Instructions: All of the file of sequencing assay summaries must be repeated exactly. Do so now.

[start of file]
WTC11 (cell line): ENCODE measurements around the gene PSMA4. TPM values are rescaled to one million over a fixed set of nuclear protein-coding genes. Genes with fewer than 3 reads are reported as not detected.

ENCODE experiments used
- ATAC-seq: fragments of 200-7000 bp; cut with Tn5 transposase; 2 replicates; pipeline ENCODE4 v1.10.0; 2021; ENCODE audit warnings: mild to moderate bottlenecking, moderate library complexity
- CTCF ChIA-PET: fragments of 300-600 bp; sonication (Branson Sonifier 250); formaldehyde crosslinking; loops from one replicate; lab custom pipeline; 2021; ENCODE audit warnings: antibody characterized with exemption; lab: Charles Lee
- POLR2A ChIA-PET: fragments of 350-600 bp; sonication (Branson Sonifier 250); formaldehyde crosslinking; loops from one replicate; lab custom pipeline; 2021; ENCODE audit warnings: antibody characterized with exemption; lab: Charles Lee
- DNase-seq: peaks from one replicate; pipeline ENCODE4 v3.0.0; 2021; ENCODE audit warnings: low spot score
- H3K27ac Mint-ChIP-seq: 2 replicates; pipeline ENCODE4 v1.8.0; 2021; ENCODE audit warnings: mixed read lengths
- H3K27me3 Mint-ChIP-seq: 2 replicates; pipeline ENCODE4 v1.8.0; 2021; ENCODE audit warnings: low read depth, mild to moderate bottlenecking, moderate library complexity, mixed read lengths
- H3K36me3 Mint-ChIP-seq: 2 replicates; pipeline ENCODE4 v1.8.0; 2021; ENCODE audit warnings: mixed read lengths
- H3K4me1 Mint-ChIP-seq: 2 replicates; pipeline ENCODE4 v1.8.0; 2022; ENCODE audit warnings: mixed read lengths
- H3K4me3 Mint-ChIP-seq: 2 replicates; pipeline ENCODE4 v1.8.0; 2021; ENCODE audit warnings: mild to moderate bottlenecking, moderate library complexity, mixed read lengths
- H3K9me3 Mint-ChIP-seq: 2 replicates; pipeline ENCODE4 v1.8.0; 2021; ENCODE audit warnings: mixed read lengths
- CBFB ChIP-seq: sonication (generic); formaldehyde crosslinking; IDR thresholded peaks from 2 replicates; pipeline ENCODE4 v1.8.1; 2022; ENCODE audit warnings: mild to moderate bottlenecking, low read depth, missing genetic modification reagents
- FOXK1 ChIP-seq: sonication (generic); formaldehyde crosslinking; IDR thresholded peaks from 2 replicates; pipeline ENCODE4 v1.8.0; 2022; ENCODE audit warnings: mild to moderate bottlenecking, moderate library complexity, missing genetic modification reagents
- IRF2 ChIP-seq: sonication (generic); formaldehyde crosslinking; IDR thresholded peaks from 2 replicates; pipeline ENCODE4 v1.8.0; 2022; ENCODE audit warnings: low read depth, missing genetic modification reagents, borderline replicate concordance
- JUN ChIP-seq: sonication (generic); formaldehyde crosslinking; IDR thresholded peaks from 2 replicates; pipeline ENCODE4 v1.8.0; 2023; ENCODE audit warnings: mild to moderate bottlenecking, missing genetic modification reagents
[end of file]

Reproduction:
WTC11 (cell line): ENCODE measurements around the gene PSMA4. TPM values are rescaled to one million over a fixed set of nuclear protein-coding genes. Genes with fewer than 3 reads are reported as not detected.

ENCODE experiments used
- ATAC-seq: fragments of 200-7000 bp; cut with Tn5 transposase; 2 replicates; pipeline ENCODE4 v1.10.0; 2021; ENCODE audit warnings: mild to moderate bottlenecking, moderate library complexity
- CTCF ChIA-PET: fragments of 300-600 bp; sonication (Branson Sonifier 250); formaldehyde crosslinking; loops from one replicate; lab custom pipeline; 2021; ENCODE audit warnings: antibody characterized with exemption; lab: Charles Lee
- POLR2A ChIA-PET: fragments of 350-600 bp; sonication (Branson Sonifier 250); formaldehyde crosslinking; loops from one replicate; lab custom pipeline; 2021; ENCODE audit warnings: antibody characterized with exemption; lab: Charles Lee
- DNase-seq: peaks from one replicate; pipeline ENCODE4 v3.0.0; 2021; ENCODE audit warnings: low spot score
- H3K27ac Mint-ChIP-seq: 2 replicates; pipeline ENCODE4 v1.8.0; 2021; ENCODE audit warnings: mixed read lengths
- H3K27me3 Mint-ChIP-seq: 2 replicates; pipeline ENCODE4 v1.8.0; 2021; ENCODE audit warnings: low read depth, mild to moderate bottlenecking, moderate library complexity, mixed read lengths
- H3K36me3 Mint-ChIP-seq: 2 replicates; pipeline ENCODE4 v1.8.0; 2021; ENCODE audit warnings: mixed read lengths
- H3K4me1 Mint-ChIP-seq: 2 replicates; pipeline ENCODE4 v1.8.0; 2022; ENCODE audit warnings: mixed read lengths
- H3K4me3 Mint-ChIP-seq: 2 replicates; pipeline ENCODE4 v1.8.0; 2021; ENCODE audit warnings: mild to moderate bottlenecking, moderate library complexity, mixed read lengths
- H3K9me3 Mint-ChIP-seq: 2 replicates; pipeline ENCODE4 v1.8.0; 2021; ENCODE audit warnings: mixed read lengths
- CBFB ChIP-seq: sonication (generic); formaldehyde crosslinking; IDR thresholded peaks from 2 replicates; pipeline ENCODE4 v1.8.1; 2022; ENCODE audit warnings: mild to moderate bottlenecking, low read depth, missing genetic modification reagents
- FOXK1 ChIP-seq: sonication (generic); formaldehyde crosslinking; IDR thresholded peaks from 2 replicates; pipeline ENCODE4 v1.8.0; 2022; ENCODE audit warnings: mild to moderate bottlenecking, moderate library complexity, missing genetic modification reagents
- IRF2 ChIP-seq: sonication (generic); formaldehyde crosslinking; IDR thresholded peaks from 2 replicates; pipeline ENCODE4 v1.8.0; 2022; ENCODE audit warnings: low read depth, missing genetic modification reagents, borderline replicate concordance
- JUN ChIP-seq: sonication (generic); formaldehyde crosslinking; IDR thresholded peaks from 2 replicates; pipeline ENCODE4 v1.8.0; 2023; ENCODE audit warnings: mild to moderate bottlenecking, missing genetic modification reagents